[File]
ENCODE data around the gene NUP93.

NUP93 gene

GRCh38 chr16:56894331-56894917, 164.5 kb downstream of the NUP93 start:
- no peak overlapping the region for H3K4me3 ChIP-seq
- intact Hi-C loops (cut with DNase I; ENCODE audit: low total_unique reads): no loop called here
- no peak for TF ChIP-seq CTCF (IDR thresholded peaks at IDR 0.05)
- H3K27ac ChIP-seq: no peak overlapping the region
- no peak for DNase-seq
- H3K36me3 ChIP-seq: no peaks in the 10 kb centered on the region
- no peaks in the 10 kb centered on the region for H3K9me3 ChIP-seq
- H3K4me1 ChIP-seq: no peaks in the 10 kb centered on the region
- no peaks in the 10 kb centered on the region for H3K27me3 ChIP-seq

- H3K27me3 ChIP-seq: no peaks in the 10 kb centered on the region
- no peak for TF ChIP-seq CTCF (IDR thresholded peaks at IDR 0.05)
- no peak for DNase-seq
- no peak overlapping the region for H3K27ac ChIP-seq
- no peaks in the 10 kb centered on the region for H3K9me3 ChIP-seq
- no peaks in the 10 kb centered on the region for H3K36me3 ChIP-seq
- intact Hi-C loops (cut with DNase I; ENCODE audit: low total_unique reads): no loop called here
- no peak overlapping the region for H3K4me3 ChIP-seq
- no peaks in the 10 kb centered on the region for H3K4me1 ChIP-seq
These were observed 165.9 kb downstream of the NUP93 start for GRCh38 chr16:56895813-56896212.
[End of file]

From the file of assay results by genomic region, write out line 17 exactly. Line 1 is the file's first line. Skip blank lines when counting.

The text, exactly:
- no peaks in the 10 kb centered on the region for H3K9me3 ChIP-seq